A conversation last weekend with a Lotus team insider raised an interesting point. He believed that had Romain Grosjean not backed off at the first corner of the Canadian Grand Prix, he might have scored his debut win.
You can’t really blame Romain for being a little circumspect at the race start. Despite never qualifying lower than 10th all season, in three out of his six starts before Montreal he hadn’t made it beyond the opening lap.
In Melbourne, Malaysia and Monaco the Frenchman was out almost before the race began. In Montreal, Grosjean headed into the tight opening chicane in seventh place and probably rightly, left Massa and Rosberg ahead of him a little room.
Behind him Paul di Resta had no such scruples, neatly nipping down the inside of Grosjean’s Lotus and grabbing the place. The problem was that di Resta’s Force India was rapidly in tyre trouble and as the Scot defended his position, Grosjean and the pursuing pack lost vital ground to the leaders.
Once past him, of course, Grosjean drove a perfectly paced race to move ahead of Webber and Rosberg, then passed double world champions Vettel and Alonso to claim a career-best second place, so it wasn’t too bad a day in the office. But had it not been for that initial delay, the team are sure they had the pace to beat Hamilton.
So what are the black and gold cars’ prospects as we head toward the European Grand Prix? Certainly the omens look positive.
Raikkonen, on his last visit in 2009, claimed third place for Ferrari and the Valencia track, which unlike other street circuits contains some very quick corners, will suit the Lotus-Renault’s user-friendly handling. In addition, the track is tough on tyre wear, which, as Grosjean proved in Canada, is a Lotus strong point.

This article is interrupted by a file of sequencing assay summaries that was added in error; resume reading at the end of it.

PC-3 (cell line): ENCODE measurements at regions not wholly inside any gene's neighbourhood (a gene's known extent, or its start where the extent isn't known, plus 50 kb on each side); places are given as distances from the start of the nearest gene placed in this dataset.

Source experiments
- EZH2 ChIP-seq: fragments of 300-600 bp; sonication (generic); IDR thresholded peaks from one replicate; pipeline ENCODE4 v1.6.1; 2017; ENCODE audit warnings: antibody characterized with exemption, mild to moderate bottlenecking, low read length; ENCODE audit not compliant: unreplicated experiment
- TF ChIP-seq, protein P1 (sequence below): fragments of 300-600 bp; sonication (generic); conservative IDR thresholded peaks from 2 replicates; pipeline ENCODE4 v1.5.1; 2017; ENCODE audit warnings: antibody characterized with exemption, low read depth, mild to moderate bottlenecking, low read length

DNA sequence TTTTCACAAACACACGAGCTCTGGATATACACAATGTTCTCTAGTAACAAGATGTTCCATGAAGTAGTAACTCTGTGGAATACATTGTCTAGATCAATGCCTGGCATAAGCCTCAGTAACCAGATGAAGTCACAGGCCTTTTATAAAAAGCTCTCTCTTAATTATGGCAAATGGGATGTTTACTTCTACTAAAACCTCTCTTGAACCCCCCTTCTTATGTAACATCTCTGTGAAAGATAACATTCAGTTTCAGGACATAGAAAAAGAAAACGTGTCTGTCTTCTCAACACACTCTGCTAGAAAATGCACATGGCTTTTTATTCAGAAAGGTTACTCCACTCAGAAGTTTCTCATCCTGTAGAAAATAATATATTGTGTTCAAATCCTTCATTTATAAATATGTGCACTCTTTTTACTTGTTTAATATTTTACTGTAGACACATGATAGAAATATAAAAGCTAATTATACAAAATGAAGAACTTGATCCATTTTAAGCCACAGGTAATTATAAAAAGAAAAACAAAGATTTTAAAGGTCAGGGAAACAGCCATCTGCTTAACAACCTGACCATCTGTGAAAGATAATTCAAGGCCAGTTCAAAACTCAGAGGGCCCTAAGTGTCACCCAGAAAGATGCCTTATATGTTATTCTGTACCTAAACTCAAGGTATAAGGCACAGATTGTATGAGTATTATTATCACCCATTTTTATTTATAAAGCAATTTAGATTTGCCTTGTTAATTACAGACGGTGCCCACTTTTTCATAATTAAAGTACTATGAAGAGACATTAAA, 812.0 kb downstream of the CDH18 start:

As tyre performance has continued to be a defining feature in this year’s world championship, it is interesting to see how the various teams are reacting to the scenario. It is notable that while the sport’s big spenders, including McLaren, Mercedes and Red Bull, seem to always grumble about it, others, including Lotus, Sauber and Williams, see this variability as an opportunity.
Achieving the narrow window of temperature and degradation of the Pirelli tyres is taxing drivers and engineers alike. McLaren are reported to have even been blowing hot air from their cars’ brakes across the wheel to aid tyre warm-up. Certainly tyre performance seems to now be even as important as the teams’ multi-million dollar aerodynamic departments.
Of course, if you have spent most of the last decade investing millions in one department, then find another area of the car’s performance becoming critical, it is probably natural to get a bit miffed. It was particularly pleasing therefore to hear Peter Sauber last week being as passionate as the rest of us race fans about what a great season it has become.
The owner of the Swiss-based team was delighted that his driver and protégé Sergio Perez had delivered another blinder of a race in Montreal, charging through the field from 15th place at the start to third at the chequered flag. Sauber now also believes that his team has a strong chance of beating either Ferrari or Mercedes to fourth place in this year’s Constructors’ Championship.
To do that he will also have to contend with Renault and maybe Williams and Force India too. It means that just outside the top four teams, we have an equally exciting battle brewing.
Meanwhile, this weekend at Valencia, it will be hard to choose the top three. Will it be an in-form Hamilton, or a third Valencia win in a row for Vettel?
Or Alonso on home ground, or his Ferrari teammate and 2008 winner Massa.
Or could it be the turn of either ‘Ice Man’ Kimi Raikkonen, or Lotus Renault’s new Romain gladiator?
(Steve Slater is an F1 race commentator on STAR Sports)